Rick Hall, Jim Marshall And Ennio Morricone Honored With Trustees Award
Emile Berliner And Lexicon To Receive Technical GRAMMY® Award
The Recording Academy® announced its Special Merit Awards recipients today, and this year’s honorees are: the Beatles, Armando Manzanero, Clifton Chenier, the Isley Brothers, Kraftwerk, Kris Kristofferson, and Maud Powell as Lifetime Achievement Award recipients; Rick Hall, Jim Marshall and Ennio Morricone as Trustees Award honorees; and Emile Berliner and Lexicon as Technical GRAMMY® Award recipients. A special invitation-only ceremony will be held during GRAMMY Week on Saturday, Jan. 25, 2014, and a formal acknowledgment will be made during the 56th Annual GRAMMY Awards® telecast, which will be held at STAPLES Center in Los Angeles on Sunday, Jan. 26, 2014 and broadcast live at 8 p.m. ET/PT on the CBS Television Network.
“It is a great privilege to recognize such an exceptional group of honorees and celebrate their accomplishments and
The Recording Academy Logo. (PRNewsFoto/The Recording Academy)
contributions to the recording industry,” said Neil Portnow, President/CEO of The Recording Academy. “This astoundingly unique and gifted group have created some of the most distinguished and influential work in our musical history. Their legacies are timeless and legendary, and their creativity will continue to influence and inspire future generations.”
The Lifetime Achievement Award honors performers who have made contributions of outstanding artistic significance to the field of recording while the Trustees Award recognizes such contributions in areas other than performance. Both awards are determined by vote of The Recording Academy’s National Board of Trustees. Technical GRAMMY Award recipients are determined by vote of The Academy’s Producers & Engineers Wing® Advisory Council and Chapter Committees, as well as The Academy’s Trustees. The award is presented to individuals and companies who have made contributions of outstanding technical significance to the recording field.
Regarded as one of the most influential groups in music history, George Harrison*, John Lennon*, Paul McCartney, and Ringo Starr formed the Beatles in Liverpool in 1960. Rooted in 1950s rock and roll, the seven-time GRAMMY-winning band later broadened their musical palette, ranging from pop ballads to psychedelic rock, often incorporating classical elements in innovative ways. As a group, they have 15 recordings inducted into the GRAMMY Hall Of Fame®, including Abbey Road, A Hard Day’s Night, The Beatles (White Album), Meet The Beatles!, Revolver, Rubber Soul, and Sgt. Pepper’s Lonely Hearts Club Band. As composers, songwriters, musicians, singers, and performers the Beatles revolutionized the music industry and continue to influence future generations.
Mexican-born singer, songwriter and pianist Armando Manzanero has been contributing to the world of Latin music for five decades. Known for his smooth romantic ballads, he has recorded more than 30 albums, composed more than 400 songs, and has performed all over the world. His 2001 album, Duetos, won a Latin GRAMMY® for Best Pop Album By A Duo Or Group With Vocal, and his music has been performed by artists such as Christina Aguilera, Andrea Bocelli, Alejandro Fernandez, Elvis Presley, and Frank Sinatra. In 2010, Manzanero received a Lifetime Achievement Award from The Latin Recording Academy®, and the following year he became President of the Sociedad de Autores y Compositores in Mexico, where he had served as vice president since 1982. His efforts in defense copyright laws have garnered the organization international acclaim.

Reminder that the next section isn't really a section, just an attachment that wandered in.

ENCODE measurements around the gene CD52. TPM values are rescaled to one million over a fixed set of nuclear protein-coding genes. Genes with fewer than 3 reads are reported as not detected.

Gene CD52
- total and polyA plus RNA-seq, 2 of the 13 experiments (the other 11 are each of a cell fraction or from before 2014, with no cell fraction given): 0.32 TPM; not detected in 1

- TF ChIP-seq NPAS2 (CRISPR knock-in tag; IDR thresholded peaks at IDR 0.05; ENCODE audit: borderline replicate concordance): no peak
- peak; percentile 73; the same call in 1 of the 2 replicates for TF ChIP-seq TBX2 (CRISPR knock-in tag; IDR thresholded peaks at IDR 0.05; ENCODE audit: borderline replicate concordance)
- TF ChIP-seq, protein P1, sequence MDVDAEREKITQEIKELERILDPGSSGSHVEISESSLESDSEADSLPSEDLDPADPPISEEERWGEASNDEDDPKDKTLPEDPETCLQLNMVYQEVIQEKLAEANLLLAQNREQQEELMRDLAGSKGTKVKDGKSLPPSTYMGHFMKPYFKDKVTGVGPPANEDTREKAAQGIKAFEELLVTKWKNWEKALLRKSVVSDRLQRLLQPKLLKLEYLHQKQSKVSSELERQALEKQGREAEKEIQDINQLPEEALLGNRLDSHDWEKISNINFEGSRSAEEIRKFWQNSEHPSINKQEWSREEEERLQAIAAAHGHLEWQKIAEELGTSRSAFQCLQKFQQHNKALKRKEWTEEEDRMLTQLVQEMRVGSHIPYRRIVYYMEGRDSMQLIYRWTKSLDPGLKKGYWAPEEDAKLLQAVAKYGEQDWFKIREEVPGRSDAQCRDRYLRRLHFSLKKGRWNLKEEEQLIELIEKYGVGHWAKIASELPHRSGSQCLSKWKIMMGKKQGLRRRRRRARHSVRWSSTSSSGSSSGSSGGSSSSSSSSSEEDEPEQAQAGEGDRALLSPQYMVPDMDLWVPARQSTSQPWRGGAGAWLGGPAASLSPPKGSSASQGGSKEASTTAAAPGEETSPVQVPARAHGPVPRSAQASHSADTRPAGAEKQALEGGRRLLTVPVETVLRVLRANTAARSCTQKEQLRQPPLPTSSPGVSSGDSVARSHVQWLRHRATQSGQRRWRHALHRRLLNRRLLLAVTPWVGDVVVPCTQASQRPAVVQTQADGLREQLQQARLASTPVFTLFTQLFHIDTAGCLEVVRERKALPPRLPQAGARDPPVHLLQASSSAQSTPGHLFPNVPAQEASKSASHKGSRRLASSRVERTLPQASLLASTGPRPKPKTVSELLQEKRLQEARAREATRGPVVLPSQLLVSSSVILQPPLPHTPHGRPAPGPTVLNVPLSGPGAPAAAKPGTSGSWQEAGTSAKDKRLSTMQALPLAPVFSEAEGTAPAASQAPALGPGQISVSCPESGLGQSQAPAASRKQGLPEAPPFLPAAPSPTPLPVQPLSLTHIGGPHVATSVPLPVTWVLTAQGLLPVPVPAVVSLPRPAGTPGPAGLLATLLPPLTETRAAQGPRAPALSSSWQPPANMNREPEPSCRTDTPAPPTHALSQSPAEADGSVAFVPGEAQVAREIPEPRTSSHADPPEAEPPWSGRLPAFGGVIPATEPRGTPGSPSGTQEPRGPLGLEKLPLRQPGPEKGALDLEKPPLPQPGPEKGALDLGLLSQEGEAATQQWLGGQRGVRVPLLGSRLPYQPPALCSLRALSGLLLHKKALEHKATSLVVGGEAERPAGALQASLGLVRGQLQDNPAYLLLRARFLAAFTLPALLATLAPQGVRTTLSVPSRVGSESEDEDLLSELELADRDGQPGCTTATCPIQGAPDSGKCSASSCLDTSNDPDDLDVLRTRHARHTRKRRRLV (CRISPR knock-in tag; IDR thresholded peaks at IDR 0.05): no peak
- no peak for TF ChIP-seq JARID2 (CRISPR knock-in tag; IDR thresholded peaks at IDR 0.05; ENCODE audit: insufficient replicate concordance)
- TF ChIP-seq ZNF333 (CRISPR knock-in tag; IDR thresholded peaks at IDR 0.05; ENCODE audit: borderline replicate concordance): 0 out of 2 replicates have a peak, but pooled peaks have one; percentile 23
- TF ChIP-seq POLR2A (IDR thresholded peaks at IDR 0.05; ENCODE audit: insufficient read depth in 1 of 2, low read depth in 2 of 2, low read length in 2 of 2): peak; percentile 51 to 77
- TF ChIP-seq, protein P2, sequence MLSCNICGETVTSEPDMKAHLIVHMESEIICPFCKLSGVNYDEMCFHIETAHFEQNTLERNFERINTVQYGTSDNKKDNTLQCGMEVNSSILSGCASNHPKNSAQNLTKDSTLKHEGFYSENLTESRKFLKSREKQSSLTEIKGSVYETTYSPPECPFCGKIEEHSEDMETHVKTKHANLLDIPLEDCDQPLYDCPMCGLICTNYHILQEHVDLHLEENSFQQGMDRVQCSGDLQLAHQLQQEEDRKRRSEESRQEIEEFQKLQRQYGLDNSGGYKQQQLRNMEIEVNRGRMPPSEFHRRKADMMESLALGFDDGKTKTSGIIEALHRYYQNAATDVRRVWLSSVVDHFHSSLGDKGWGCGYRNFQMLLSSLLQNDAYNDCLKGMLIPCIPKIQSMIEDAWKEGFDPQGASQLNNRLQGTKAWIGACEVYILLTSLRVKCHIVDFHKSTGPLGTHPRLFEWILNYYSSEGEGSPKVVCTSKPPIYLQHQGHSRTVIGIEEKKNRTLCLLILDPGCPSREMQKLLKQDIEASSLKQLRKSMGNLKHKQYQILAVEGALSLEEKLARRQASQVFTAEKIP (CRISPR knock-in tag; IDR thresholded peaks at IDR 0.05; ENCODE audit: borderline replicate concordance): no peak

Hailed as the “King of Zydeco,” and a Blues Hall of Fame inductee, Clifton Chenier* is recognized as one of the most influential Creole musicians of his time. Best known for his signature blues melodies that he played on accordion, he took a mix of genres and invented a new sound called zydeco in the mid-’50s. Throughout his lifetime, Chenier stayed prolific with groups such as the Zydeco Ramblers and the Red Hot Louisiana Band. His 1983 album, I’m Here, earned a GRAMMY Award for Best Ethnic Or Traditional Folk Recording.
The Isley Brothers have enjoyed one of the longest, most diverse, and most influential legacies in pop music. The group’s esteemed history spans two generations of siblings and significant cultural shifts in music. Born and raised in Cincinnati, the brothers got their professional start in New York with their first hit single “Shout – Part 1,” which has gone on to become a frequently covered classic. Throughout their career, they never stopped reinventing themselves, scoring hits in R&B, Motown soul, funk, disco, and rock. Their 1969 single, “It’s Your Thing,” earned a GRAMMY for Best R&B Vocal Performance By A Duo Or Group, and in 1992 they were inducted into the Rock and Roll Hall of Fame. Brothers Ronald and Ernie Isley have continued to perform together.
Commonly noted as the pioneers of electronic music, Kraftwerk became the only band of their kind when they released their unique self-titled album in 1971. Clearly ahead of their time, the group experimented with everyday industrial sounds and arranged them into minimalistic robotic pop melodies. Not only were their machine-precision tunes revolutionary, they also pushed the limits of music technology by customizing their own instruments and sounds. The German group is considered to be one of the most prominent bands in pop history having influenced acts such as Björk, Blondie, David Bowie, Daft Punk, Depeche Mode, and Gary Numan.